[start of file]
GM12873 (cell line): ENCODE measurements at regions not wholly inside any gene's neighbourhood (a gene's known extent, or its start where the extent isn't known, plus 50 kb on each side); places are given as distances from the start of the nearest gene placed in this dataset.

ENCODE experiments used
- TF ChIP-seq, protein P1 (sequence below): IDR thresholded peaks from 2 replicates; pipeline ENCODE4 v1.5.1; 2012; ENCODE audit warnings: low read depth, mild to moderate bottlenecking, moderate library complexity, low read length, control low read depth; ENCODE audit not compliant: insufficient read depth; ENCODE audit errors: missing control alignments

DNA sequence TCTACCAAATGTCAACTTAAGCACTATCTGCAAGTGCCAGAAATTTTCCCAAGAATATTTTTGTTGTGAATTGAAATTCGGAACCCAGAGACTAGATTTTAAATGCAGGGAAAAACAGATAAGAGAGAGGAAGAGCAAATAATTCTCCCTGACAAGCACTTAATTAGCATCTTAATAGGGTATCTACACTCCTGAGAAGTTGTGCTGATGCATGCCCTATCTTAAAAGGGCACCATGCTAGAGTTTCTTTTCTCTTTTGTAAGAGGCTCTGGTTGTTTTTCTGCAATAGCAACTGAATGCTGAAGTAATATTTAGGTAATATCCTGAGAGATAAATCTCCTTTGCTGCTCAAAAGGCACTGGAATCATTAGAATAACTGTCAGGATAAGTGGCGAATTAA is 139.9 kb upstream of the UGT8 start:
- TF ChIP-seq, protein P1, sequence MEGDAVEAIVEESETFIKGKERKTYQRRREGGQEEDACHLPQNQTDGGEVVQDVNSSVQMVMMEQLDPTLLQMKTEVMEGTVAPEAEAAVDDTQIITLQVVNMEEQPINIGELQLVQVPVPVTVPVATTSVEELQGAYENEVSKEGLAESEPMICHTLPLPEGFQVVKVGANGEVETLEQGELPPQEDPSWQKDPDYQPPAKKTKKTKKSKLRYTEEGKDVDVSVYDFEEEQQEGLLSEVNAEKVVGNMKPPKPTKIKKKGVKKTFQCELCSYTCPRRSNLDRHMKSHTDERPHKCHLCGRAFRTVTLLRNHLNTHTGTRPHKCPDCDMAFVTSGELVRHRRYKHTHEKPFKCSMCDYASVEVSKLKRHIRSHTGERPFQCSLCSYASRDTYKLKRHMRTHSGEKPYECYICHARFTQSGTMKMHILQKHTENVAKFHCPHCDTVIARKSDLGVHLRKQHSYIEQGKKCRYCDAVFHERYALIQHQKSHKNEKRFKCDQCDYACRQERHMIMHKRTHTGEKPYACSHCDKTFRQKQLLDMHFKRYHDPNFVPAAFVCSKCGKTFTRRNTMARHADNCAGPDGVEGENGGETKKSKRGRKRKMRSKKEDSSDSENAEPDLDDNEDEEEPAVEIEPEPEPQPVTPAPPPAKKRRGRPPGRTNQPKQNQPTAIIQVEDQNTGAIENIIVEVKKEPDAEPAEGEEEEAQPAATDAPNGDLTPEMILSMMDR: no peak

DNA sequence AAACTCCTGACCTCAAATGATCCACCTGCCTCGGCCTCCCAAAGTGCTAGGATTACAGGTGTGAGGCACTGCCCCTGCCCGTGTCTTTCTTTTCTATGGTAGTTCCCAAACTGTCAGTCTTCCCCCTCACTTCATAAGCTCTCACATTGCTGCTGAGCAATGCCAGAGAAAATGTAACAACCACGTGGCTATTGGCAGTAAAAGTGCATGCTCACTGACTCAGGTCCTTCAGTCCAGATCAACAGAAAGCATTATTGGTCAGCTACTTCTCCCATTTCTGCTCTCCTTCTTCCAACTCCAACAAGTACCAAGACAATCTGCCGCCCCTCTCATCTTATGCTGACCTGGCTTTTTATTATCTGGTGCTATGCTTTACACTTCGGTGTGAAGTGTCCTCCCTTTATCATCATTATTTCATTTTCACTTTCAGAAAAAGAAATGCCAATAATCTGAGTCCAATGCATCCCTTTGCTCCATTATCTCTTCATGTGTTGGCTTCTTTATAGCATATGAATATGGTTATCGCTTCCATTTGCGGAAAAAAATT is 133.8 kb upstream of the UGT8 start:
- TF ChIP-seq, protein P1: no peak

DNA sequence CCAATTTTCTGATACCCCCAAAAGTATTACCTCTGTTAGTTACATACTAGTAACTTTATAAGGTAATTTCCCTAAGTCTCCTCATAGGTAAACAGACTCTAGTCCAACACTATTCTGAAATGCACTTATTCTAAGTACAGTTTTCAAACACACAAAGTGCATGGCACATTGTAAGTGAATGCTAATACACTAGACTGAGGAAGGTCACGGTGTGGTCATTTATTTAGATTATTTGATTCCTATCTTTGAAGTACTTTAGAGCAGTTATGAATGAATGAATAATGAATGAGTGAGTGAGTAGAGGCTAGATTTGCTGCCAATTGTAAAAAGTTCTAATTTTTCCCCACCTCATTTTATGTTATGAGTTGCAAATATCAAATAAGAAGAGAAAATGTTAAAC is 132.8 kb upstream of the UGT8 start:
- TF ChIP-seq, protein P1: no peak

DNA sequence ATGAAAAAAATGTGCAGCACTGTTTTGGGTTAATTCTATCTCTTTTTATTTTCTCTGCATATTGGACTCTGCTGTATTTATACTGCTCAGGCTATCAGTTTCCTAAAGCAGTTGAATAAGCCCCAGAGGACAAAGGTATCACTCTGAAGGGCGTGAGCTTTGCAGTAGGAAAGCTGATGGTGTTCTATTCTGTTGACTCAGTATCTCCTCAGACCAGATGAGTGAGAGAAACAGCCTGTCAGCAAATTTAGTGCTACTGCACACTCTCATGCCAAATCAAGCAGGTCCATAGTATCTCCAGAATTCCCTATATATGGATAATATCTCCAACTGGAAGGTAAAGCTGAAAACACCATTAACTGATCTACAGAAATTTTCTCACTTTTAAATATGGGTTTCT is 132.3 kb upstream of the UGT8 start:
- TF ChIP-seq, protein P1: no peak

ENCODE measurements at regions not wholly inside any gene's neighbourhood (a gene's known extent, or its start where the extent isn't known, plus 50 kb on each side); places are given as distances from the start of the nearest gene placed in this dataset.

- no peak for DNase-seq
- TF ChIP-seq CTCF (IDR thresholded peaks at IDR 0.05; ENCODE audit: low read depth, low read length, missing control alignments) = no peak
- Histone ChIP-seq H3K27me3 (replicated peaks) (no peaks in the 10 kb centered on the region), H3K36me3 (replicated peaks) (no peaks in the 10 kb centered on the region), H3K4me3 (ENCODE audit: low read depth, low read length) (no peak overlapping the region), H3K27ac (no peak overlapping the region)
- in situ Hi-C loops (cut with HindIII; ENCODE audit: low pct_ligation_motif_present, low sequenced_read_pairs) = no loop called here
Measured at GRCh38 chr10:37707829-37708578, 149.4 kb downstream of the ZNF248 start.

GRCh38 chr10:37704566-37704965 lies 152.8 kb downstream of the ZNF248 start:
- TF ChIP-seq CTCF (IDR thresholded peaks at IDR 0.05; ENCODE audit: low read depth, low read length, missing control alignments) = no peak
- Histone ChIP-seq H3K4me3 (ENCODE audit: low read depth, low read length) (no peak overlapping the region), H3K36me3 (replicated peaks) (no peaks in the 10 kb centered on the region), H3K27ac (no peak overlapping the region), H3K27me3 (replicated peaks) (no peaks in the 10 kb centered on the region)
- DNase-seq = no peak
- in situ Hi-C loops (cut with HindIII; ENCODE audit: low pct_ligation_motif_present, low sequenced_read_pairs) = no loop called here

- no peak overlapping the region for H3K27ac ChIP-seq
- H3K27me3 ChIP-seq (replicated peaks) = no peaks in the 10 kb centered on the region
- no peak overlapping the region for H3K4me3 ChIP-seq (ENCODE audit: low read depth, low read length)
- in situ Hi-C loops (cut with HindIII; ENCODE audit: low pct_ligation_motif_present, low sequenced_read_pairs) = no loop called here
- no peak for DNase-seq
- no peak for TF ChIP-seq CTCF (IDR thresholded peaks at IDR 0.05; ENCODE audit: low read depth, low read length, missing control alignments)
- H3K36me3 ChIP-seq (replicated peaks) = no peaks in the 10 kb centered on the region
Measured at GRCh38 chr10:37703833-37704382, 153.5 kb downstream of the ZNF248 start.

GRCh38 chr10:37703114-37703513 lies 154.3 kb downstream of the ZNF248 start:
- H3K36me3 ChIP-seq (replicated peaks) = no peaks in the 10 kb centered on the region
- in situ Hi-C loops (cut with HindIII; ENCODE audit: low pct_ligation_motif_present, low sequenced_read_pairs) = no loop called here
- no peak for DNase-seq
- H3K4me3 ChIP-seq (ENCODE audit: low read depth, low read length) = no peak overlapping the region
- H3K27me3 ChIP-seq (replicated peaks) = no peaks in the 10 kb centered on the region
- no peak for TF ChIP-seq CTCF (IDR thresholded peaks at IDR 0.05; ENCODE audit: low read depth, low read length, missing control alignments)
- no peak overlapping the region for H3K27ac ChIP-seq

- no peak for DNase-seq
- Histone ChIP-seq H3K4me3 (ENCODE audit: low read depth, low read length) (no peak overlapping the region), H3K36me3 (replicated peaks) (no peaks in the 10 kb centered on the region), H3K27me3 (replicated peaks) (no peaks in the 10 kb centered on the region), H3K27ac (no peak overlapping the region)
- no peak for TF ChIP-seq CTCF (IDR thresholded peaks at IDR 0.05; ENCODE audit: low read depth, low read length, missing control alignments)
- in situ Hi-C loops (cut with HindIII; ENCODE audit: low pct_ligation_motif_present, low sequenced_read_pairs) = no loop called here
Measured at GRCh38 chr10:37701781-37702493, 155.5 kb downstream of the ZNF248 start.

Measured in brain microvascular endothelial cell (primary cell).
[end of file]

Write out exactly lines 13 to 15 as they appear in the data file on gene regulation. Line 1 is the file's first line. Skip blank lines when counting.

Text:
- no peak for DNase-seq
- TF ChIP-seq CTCF (IDR thresholded peaks at IDR 0.05; ENCODE audit: low read depth, low read length, missing control alignments) = no peak
- Histone ChIP-seq H3K27me3 (replicated peaks) (no peaks in the 10 kb centered on the region), H3K36me3 (replicated peaks) (no peaks in the 10 kb centered on the region), H3K4me3 (ENCODE audit: low read depth, low read length) (no peak overlapping the region), H3K27ac (no peak overlapping the region)